Friday, November 30, 2012

St. Andrew's Day - Historic Castles from Balvenie to Craigievar

David and Andrew at St. Andrew's Old Course

November 30 is St. Andrew's Day - the feast day of the beloved apostle who serves as Scotland's Patron Saint.  To celebrate St. Andrew's Day, I offer you pictures from our 2007 tour of Scotland where we specifically hunted for crumbling castles.  The crumblier, the better.   The castles below are cared by Historic Scotland at this link:

For over 500 years, Balvenie Castle served as the formidable stronghold of the great lords who ruled over this part of north-east Scotland. The immensely powerful ‘Black’ Comyn earls of Buchan built it in the 13th century. When they were forfeited in the early 14th century, because of their alliance with the ill-fated John Balliol, the stronghold passed to the mighty ‘Black’ Douglases. And when the Douglases too were wiped out around 1455 by James II, the victorious Stewart king entrusted it to a kinsman, John Stewart, Earl of Atholl. It remained with his descendants for the next 250 years. 

In 1490, the 2nd Lord Gray received a charter from James IV to erect Broughty Castle. This was prompted by increased English naval activity. Five English ships had been captured nearby in 1489.

At the Battle of Pinkie, in September 1547, the Scots were heavily defeated. But Lord Gray supported the English cause: he wanted Mary Queen of Scots to marry a Protestant Englishman, not a Catholic Frenchman.

Within a fortnight, the castle was in English hands. The English garrison stayed for two years, occupying Dundee, threatening Perth and St Andrews, and pillaging Angus and Fife.

Blackness Castle is often referred to as ‘the ship that never sailed’. This is because of its appearance, for from the seaward side it looks just like a great stone ship that has run aground. The pointed stem projects into the water, while the square stern stands beached on dry land. The castle’s three towers add to the effect – the small ‘stem’ tower at the prow, the tall ‘main mast’ tower at the centre, and the solid ‘stern’ tower at the rear.

Brechin Cathedral is home to ... one of the two remaining round towers of the Irish type in Scotland, built in the late 11th century with a remarkable carved doorway.

The oldest part of Castle Campbell was built in the early 15th century. At that time it was called ‘Castle Glume’. Around 1465 it passed through marriage to Colin Campbell, 1st Earl of Argyll. This powerful Highland chief needed a secure but impressive Lowland seat at the heart of the realm, within easy reach of the main centres of the royal court. Castle Glume fitted the bill perfectly. In 1489, the earl changed the name to Castle Campbell. And there the Campbells stayed for the next 200 years, until they tired of all those steps and relocated to Argyll’s Lodging, a fine townhouse beside Stirling Castle.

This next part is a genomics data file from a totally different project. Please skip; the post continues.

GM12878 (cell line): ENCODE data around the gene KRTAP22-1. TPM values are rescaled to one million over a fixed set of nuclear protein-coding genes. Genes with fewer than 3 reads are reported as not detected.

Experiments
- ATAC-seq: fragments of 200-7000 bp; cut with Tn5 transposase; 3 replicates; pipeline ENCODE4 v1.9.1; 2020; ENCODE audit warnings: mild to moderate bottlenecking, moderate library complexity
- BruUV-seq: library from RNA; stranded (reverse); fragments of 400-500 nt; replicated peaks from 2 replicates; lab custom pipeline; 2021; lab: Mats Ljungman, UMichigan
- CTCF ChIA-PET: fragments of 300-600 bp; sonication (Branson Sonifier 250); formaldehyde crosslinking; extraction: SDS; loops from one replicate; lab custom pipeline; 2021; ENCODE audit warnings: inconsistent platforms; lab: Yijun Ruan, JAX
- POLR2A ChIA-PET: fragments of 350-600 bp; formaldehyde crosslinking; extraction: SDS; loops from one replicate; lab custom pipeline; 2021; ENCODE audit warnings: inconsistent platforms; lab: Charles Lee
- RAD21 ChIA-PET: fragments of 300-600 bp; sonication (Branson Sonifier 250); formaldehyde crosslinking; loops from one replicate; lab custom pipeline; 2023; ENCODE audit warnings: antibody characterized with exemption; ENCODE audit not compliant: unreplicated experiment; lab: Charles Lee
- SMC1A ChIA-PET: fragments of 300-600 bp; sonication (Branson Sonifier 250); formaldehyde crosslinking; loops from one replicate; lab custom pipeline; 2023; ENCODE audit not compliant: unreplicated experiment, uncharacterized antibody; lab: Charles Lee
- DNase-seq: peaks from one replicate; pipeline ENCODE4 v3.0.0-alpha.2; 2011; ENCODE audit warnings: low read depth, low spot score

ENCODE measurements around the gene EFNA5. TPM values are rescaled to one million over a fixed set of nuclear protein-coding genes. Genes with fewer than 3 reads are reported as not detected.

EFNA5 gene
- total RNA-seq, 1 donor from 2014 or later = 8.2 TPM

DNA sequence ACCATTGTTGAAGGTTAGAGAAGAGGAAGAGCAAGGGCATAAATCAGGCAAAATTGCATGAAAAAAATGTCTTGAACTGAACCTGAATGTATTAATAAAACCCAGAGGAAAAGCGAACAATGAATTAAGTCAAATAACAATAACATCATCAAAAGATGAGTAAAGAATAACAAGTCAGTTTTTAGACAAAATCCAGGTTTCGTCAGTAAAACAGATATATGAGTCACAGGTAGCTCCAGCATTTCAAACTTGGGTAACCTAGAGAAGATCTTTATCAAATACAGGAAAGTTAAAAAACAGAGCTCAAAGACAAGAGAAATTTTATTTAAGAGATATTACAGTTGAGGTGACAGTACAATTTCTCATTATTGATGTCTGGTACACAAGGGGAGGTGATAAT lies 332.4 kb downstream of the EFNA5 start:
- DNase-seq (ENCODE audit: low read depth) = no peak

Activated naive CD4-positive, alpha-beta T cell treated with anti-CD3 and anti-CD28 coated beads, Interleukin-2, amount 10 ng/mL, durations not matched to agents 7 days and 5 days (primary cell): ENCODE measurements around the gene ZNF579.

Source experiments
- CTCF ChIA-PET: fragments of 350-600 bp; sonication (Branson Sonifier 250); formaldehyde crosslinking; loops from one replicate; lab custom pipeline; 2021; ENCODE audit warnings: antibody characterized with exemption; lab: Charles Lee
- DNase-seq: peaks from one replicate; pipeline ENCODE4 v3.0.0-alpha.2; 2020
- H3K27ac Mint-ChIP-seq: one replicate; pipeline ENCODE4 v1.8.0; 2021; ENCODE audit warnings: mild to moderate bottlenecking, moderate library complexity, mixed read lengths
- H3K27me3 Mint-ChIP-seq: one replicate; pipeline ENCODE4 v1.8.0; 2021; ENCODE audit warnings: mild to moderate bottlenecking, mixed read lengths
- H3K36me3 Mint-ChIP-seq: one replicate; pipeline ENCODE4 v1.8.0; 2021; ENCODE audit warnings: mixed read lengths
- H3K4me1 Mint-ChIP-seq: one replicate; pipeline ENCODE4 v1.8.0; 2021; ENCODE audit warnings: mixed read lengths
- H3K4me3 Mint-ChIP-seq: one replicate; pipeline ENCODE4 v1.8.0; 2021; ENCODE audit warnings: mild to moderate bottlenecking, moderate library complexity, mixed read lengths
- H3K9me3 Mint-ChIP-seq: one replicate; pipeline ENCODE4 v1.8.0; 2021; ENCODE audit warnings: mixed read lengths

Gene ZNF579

Claypotts Castle owes its striking appearance to asymmetrical square garrett chambers corbelled out over two circular towers at diagonally opposite corners.

Built by John Strachan between 1569 and 1588, and later owned by ‘Bonnie Dundee’, John Graham of Claverhouse, it was inhabited into the 19th century.

Corgarff Castle was originally built as the fortified home of the notable local Forbes family in the mid-16th century.  

Corgarff's perimeter wall forms a star.   Prince Charlie's Jacobite troops stored weapons at Corgarff until the English raided it.   The English also used Corgarff Castle as a barracks following the Jacobites' defeat.  Corgarff is fairly close to Balmoral Castle - summer home of Queen Elizabeth II.

Craigievar Castle is cared by the National Trust for Scotland (at this link):

This fairytale castle, a fine example of Scottish Baronial architecture, seems to have grown naturally out of the rolling hills. The great tower stands just as it did when completed in 1626.

The castle is home to a fine collection of family portraits and original plaster ceilings. There is also much original Jacobean woodwork and some beautiful furniture, including the 'Craigievar table'.

Do you have a favorite from today's castles?  One randomly selected commenter from this week's blogs wins a book choice from my convention stash.   This giveaway is open to all readers.  Comments are open through Saturday, December 1, 10 pm in Hawaii.  I'll post the winner on Sunday, December 2.


Kim in Hawaii

The River Clyde


  1. I think Blackness Castle would be my favorite. I love these.

  2. My favorite is Balvenie Castle. As soon as I saw it, in my mind's eye, I saw it in it's glory with people walking around. Oh, to be able to visit these places and sit in silence as I listen for the past.

  3. I don't think I have a favorite. I love the history of all these castles and I think each one has its own merits!

  4. Hohen Werfen Castle in Austria not only look gorgeous up there on top of the mountains, but it looks imposing and intimidating too.

  5. No, I like them all. They are all so very different but fascinating!

  6. I like Claypotts Castle the most.

  7. I like Craigievar Castle the best.

  8. How difficult to choose a favorite! I like Brechin Cathedral and Claypotts Castle.

  9. I like Castle Campbell. There is such a great view!